Casey Hopper

Bachelor of Industrial Design, 2009
Atlanta, GA


What are you currently fascinated by and how is it feeding into your work? David Butler, Coca Cola's VP of Innovation and Entrepreneurship, recently visited Kids II and gave a brief lecture on being a design-driven company. He encouraged us to spend time on finding the problem, and then design around that. The most well-designed products are consumer-driven.  He also refers to designers as "natural optimists," we see problems as opportunities to make something better. That really resonated with me.

Who or what has been the biggest single influence on your way of thinking about design? Attending sales calls and learning the business side of things has changed the way I think about design.  Now, if I have an idea that I want to pitch, I need to have my story complete: what price-point are we filling? Is this a white-space opportunity, or are we trying to replace a competitor's sku? How can we reduce the cost in manufacturing without jeopardizing the integrity of the product? What makes this product unique?  Why would a shopper be compelled to purchase this product? If you can answer all of these questions, your product will be more likely to be picked up by retailers.

What project or design problem have you faced (in the past or recently) that seemed to be a “failure” but turned out to be an extremely valuable experience? There was a collection of products that hit the market and didn’t sell well. This “failure” was attributed to the colors and patterns not being popular (which is my team’s responsibility), and had to be replaced immediately. I learned a valuable lesson in not creating a unique design for the sake of being different from your competitors. I learned how to be more intentional in my designs, and use experience from past successes and failures to guide my decisions, as opposed to personal taste or opinion.


You work for Kids II in Atlanta as a Senior Designer in Trends and Surfaces. What is the most interesting or perhaps rewarding part of your daily design work? Are there any specific projects you are extremely proud of and would like to share? I have the pleasure of designing baby products, and it is most rewarding to me to see friends on Facebook sharing photos of their babies using products that I designed!  One specific project that I am particularly proud of is the Ingenuity Brighton collection at Target.  The collection consists of a bouncer, swing, and playard, and has been very successful. I shop at Target all of the time, so it was a surreal moment the first time I saw one of my own products on the shelf!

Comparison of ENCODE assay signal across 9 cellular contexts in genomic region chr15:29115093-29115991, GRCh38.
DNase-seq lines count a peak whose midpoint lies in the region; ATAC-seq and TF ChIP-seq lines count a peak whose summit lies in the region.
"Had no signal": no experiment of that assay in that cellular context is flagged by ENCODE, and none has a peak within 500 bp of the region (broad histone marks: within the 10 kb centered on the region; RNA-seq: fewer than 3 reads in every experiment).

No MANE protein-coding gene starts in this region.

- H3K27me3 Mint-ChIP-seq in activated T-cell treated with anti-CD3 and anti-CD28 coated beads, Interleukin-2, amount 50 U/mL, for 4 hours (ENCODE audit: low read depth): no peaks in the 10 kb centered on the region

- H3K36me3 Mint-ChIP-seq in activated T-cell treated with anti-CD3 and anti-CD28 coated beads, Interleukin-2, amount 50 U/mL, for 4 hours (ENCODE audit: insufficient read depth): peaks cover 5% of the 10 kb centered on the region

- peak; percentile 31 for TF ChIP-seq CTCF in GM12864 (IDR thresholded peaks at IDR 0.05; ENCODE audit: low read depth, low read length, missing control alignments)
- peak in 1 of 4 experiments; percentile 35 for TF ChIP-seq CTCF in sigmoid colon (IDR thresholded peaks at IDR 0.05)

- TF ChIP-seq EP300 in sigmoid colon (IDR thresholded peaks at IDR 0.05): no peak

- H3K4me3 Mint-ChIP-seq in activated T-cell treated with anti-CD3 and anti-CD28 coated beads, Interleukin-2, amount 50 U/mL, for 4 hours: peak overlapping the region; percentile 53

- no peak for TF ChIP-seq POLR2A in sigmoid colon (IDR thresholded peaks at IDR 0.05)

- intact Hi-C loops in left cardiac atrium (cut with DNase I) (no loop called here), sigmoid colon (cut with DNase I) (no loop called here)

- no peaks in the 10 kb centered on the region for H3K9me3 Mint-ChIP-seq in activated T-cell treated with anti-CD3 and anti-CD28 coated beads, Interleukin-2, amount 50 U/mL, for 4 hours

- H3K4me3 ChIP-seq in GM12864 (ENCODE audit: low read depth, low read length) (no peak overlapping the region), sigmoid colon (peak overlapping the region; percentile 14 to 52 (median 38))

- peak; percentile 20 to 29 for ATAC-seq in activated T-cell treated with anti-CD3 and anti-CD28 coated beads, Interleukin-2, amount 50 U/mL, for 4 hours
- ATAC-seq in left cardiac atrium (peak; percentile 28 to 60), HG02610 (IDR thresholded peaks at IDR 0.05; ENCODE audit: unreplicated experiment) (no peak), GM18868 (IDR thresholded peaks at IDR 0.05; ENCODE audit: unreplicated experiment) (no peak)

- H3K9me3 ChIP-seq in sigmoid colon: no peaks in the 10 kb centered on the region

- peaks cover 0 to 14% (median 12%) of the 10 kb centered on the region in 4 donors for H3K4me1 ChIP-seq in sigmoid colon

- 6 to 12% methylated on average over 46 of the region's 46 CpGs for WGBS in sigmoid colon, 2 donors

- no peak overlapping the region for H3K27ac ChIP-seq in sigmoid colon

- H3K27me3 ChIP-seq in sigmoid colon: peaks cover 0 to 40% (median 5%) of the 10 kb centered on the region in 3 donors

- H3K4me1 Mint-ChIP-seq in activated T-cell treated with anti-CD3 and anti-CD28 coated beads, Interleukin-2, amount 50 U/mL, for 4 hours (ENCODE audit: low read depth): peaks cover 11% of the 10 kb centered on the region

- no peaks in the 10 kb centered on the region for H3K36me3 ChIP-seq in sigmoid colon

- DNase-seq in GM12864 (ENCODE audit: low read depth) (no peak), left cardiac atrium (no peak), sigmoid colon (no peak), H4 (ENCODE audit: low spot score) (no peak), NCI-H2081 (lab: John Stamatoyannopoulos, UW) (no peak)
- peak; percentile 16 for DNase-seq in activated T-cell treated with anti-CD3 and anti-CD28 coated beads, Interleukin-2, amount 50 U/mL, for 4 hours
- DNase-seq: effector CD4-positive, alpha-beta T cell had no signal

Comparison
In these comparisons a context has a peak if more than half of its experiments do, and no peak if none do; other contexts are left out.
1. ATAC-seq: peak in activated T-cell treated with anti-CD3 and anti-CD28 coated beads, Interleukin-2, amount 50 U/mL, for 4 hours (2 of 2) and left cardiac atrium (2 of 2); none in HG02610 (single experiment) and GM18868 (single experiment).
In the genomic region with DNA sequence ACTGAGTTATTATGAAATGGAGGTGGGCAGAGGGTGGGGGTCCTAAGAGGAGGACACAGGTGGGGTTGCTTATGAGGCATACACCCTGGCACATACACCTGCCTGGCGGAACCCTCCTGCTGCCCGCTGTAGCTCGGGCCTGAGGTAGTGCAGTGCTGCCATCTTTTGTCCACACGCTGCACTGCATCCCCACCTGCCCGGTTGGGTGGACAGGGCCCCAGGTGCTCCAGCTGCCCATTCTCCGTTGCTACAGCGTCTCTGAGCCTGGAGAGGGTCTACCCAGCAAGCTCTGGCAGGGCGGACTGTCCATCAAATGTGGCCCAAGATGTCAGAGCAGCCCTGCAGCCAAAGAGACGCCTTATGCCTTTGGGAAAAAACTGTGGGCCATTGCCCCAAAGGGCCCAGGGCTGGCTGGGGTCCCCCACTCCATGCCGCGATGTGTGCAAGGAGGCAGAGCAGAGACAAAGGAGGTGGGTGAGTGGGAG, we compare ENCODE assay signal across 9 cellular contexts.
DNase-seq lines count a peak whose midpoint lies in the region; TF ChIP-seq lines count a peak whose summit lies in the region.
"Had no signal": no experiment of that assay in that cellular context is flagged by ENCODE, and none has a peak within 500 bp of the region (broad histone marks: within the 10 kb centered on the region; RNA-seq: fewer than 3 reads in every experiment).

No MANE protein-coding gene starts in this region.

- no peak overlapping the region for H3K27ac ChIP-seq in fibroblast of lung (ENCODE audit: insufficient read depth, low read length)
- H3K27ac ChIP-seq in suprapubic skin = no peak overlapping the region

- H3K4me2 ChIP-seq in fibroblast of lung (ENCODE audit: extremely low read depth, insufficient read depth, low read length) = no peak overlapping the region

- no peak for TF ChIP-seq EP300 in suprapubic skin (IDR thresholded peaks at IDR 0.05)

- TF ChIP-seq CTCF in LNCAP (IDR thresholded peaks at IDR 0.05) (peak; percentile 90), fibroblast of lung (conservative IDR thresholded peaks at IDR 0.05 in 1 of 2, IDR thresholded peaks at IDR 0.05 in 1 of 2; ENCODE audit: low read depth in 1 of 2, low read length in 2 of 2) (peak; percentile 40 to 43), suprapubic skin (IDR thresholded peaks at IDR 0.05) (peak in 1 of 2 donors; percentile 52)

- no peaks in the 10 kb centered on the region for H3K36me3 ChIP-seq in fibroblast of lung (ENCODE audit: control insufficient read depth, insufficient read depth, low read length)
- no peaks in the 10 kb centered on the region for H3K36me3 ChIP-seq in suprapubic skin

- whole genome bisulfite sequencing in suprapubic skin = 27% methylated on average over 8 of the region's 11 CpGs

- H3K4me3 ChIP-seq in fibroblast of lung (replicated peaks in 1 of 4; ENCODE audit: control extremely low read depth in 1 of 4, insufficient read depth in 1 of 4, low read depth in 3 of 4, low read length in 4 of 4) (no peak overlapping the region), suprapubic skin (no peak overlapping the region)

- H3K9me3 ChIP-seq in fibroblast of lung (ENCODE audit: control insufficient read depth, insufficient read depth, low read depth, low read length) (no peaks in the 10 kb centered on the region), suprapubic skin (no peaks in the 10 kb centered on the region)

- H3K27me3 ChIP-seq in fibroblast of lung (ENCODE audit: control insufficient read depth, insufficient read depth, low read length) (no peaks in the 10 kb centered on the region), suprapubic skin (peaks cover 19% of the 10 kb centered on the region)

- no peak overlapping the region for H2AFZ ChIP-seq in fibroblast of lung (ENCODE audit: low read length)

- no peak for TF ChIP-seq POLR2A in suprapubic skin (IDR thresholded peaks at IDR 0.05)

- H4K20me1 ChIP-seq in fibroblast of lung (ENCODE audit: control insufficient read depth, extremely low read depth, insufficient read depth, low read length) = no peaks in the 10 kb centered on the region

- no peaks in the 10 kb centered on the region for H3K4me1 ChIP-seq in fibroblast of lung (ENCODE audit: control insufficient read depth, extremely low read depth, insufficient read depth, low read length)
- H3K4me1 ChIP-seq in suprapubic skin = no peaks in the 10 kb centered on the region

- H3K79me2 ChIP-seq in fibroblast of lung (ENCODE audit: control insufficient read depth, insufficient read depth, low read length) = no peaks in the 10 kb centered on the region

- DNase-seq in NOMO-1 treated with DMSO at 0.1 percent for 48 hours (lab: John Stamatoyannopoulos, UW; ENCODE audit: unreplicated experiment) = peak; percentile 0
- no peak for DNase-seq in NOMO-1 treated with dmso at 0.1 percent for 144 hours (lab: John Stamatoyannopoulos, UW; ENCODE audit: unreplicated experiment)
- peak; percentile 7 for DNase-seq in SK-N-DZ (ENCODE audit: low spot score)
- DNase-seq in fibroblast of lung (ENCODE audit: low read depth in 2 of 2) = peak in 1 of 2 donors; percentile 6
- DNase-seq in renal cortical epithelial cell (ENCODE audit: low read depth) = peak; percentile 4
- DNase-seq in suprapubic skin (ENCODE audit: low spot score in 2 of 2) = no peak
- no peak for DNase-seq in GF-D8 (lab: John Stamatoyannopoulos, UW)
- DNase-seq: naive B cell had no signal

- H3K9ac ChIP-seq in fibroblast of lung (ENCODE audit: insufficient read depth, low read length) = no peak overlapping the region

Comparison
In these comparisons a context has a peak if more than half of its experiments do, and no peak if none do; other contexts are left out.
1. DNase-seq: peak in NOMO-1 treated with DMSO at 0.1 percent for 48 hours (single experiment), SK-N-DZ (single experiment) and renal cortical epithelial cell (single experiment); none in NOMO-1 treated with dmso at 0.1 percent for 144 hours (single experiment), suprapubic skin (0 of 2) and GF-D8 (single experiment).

“I learned how to be more intentional in my designs, and use experience from past successes and failures to guide my decisions, as opposed to personal taste or opinion.”

It’s clear you are successfully working in the field of design. In your opinion is it more difficult for women to become “successful” in the design field? I do not think it is any more difficult for women to be successful in design as opposed to any other industry. As a woman, it is important to stand confident and strong, and don’t over apologize. I once walked into the Director of Marketing’s office and said, “I’m sorry to bother you, but would you have a minute to look over something for me?”  She made me turn around and try that again.  “Walk in here and do not apologize, you are not bothering me by asking me to do something that is part of my job,” she said.  That really stuck with me.

Are there any rules or habits that help you do your design work more efficiently? I love making mood boards before starting a project.  It helps me think outside the box, and it also aids in giving a backstory when presenting my concepts.  My mood boards often include a target consumer, a color palette, a nursery photo (where will this product be used?), and a character for toy inspiration.


What advice would you give to student designers preparing to enter into the design field? It often takes a long time to find a good design job right out of school, as competition is fierce and companies are often looking for experience. Be patient, and make sure to keep your skills up while you are looking. Maybe go back and improve on sketches for projects in your portfolio. Another idea is maintaining a blog where you write about people, places, and things that inspire you on a weekly basis. These types of things show prospective employers that you truly have a passion for design.

While you were in school at Auburn, do you remember a specific design project that challenged you the most? The furniture project with Tin Man Lau was challenging for me. I am indecisive by nature, so designing a piece of furniture for myself as opposed to solving a consumer problem for a client was difficult. I did end up designing a beautiful bar that is still displayed in my house today.

Would you recommend some resources that young designers might find useful? I find Pinterest to be an excellent place to keep up on what's trending, from colors and patterns, to materials and finishes, etc.

What do you know now that you wish you knew when you were in school? Design should be fun and not stressful. You have plenty of time to stress about your design job in the “real world” some day—enjoy the school projects and push the boundaries while you can!

Design Samples

Designer responded to questions in 2016 via email.